Education Research International is a peer-reviewed, Open Access journal that considers scholarly, research-based articles on all aspects of education. As an international journal aimed at facilitating the global exchange of education theory, contributions from different educational systems and cultures are encouraged. The journal publishes research articles as well as review articles.

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  • Self-Directed Learning: A Core Concept in Adult Education

    Svein Loeng (Hindawi Limited, 2020-01-01)
    In adult education, the concept of self-directed learning has great importance. This term arose in the field of adult education in the 1970s and is still a widely used term in the field. Annual symposiums have been held by the International Society for Self-Directed Learning since 1986, dedicated to the promotion of self-directed learning. The society also publishes an international journal of self-directed learning. A term of more recent origin is self-regulation, used by some authors sometimes interchangeably with self-direction. This review article focuses on the term self-directed learning, which is the term most frequently used in adult education. Many consider the tendency for self-direction to be a fundamental difference between children and adults in a learning situation. This article deals with some factors that affect the understanding of self-directed learning. At the beginning is given a short case story and an account for different perceptions of self-directed learning. This is followed by a clarification of different aspects of self-directed learning, such as why it is advisable, what affects the tendency to self-directed learning, and if self-direction is essentially innate or learned. The situational aspect is dealt with separately as a relatively self-contained aspect of self-directed learning. The presentation is based on a literature study.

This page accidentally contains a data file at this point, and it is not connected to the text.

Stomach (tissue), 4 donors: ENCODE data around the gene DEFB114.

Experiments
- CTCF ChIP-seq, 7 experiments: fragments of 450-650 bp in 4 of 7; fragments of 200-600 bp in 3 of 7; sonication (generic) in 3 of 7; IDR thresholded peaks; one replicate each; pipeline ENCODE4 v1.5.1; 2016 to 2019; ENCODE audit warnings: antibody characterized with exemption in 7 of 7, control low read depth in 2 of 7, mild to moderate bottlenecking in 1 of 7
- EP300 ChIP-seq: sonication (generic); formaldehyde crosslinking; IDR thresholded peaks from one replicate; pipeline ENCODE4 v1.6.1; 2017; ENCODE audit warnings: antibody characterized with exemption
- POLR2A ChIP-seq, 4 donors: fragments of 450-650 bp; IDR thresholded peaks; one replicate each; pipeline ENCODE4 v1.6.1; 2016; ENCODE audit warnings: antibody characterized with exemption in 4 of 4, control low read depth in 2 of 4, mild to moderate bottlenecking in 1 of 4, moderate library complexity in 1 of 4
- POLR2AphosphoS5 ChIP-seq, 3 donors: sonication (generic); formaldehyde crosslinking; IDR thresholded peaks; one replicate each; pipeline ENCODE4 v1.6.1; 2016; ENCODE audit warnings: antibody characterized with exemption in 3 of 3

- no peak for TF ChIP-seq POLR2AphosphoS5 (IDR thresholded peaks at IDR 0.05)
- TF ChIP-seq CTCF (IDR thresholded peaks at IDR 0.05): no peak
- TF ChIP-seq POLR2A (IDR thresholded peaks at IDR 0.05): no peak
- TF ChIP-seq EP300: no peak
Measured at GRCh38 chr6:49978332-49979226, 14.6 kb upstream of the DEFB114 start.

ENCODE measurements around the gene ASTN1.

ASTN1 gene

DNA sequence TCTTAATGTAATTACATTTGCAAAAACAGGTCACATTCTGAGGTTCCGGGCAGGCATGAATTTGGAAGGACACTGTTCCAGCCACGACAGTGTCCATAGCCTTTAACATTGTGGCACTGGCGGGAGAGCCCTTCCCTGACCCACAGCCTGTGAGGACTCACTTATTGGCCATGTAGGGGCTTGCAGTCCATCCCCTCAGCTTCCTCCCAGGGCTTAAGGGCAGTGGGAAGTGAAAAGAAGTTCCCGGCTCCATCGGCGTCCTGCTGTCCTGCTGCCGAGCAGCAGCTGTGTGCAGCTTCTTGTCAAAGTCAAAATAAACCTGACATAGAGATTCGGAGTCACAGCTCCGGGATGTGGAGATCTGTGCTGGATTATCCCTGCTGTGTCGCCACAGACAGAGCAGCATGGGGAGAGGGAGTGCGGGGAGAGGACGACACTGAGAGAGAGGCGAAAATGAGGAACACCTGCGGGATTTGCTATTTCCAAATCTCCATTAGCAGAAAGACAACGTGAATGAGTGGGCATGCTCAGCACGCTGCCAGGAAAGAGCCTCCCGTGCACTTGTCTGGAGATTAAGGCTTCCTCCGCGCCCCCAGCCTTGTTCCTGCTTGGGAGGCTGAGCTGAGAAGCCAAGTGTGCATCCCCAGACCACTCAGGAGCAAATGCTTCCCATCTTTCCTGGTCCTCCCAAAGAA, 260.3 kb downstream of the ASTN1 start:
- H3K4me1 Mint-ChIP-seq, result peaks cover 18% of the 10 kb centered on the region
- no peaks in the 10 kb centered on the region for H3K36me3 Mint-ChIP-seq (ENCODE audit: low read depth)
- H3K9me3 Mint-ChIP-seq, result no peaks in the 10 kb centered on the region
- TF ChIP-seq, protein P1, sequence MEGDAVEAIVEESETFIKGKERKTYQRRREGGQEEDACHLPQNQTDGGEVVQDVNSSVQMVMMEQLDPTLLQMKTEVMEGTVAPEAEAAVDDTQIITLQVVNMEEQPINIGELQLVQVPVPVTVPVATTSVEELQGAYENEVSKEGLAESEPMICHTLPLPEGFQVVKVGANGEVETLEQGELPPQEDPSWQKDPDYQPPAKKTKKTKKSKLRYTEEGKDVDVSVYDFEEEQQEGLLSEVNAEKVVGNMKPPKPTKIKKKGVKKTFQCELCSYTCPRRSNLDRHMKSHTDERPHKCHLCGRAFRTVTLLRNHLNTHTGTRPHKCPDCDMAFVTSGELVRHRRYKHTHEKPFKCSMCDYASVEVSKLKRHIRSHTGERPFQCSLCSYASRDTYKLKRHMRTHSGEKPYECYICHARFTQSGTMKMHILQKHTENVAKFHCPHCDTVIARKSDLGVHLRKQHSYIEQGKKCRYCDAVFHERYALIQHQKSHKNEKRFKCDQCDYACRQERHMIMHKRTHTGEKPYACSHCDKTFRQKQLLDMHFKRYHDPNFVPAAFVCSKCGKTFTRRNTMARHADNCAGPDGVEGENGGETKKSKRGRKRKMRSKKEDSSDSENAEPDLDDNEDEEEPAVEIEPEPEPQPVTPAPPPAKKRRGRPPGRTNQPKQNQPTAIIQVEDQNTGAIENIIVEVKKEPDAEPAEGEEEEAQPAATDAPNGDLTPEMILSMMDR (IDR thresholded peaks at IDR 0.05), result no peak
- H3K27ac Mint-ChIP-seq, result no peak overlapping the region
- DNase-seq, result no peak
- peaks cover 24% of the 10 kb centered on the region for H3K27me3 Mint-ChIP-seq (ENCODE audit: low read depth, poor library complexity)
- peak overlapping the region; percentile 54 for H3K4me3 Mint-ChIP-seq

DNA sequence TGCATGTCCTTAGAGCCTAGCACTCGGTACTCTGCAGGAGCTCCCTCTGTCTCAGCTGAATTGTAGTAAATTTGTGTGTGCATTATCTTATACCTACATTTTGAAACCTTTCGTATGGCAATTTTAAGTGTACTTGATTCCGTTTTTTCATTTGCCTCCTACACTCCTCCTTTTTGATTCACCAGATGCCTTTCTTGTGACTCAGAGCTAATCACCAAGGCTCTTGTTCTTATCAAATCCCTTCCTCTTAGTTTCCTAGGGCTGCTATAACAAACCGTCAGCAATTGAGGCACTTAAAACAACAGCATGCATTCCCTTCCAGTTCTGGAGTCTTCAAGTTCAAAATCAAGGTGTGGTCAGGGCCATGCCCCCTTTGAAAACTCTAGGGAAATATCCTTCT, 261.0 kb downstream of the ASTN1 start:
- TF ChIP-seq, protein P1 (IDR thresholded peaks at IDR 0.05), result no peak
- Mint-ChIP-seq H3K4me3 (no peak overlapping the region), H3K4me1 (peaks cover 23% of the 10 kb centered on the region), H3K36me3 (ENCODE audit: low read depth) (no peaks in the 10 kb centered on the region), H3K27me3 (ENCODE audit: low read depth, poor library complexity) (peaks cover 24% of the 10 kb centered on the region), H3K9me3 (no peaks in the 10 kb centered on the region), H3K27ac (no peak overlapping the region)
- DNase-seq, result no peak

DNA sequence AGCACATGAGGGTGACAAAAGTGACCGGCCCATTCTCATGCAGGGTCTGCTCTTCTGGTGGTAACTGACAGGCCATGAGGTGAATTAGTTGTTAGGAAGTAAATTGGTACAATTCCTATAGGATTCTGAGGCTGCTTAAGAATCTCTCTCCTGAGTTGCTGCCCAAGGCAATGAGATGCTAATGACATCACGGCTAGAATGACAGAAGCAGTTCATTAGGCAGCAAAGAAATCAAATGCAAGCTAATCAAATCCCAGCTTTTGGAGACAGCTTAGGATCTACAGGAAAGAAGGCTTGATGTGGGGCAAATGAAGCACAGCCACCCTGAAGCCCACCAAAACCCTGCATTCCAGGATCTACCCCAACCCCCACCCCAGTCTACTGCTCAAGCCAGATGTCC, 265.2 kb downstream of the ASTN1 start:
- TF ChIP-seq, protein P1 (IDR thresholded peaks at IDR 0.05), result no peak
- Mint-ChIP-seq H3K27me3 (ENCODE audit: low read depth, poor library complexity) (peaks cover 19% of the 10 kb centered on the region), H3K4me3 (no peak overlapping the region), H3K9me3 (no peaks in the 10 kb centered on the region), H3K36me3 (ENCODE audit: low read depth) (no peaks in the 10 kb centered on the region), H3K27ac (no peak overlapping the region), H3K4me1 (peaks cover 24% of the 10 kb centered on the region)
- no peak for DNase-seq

• Medical Students’ Career Choice and Attitudes towards Family Medicine in Morocco

    Majda Sebbani; Adil Mansouri; Latifa Adarmouch; Mohamed Amine (Hindawi Limited, 2020-01-01)
    Background. The motivation of this work is driven on the one hand from the need to understand the medical students’ attitude towards medical training in the context of the reform in Morocco and the creation of “family medicine” as a specialty. This study aims to explore the expectations of medical students regarding family medicine and to identify the factors that may influence setting their choices after graduation. Methods. We conducted a cross-sectional study among Moroccan medical students from public faculties during the month of August 2019. The data collection was based on an online self-administered electronic questionnaire. The quantitative data were analyzed by SPSS version 16. The analyses were descriptive univariate (Fisher’s test) and multivariate (binary logistic regression) with a P value of 5%. The qualitative data were synthesized according to a thematic analysis grid. Results. The medical students in Morocco have a positive perception of family medicine as an important specialty but low interest in it as a future career. Only 6.4% had the intention to choose it as a future career. However, 27.5% chose to become a general practitioner if it is a specialty (family medicine, as part of the new medical reform). The factors associated with the choice of career in general practice were mainly the ambition for career development (OR = 4.8; 95% CI [2.46; 9.51]), income (OR = 2.6; 95% CI [1.11; 6.29]), or the personal experience as a student or patient in contact with a general practitioner (OR = 0.48; 95% CI [0.25; 0.92]). Conclusion. The practical experience with family medicine seems to have an important influence on being attracted to family medicine careerwise. The study findings will inform future planning to introduce the residency program.
  • The Relationship between Agricultural Teaching Approaches and Food Security in Kenya

    Hellen Joseph Njura; Kaberia Isaac Kubai; Simon Thuranira Taaliu; Kakai Shem Khakame (Hindawi Limited, 2020-01-01)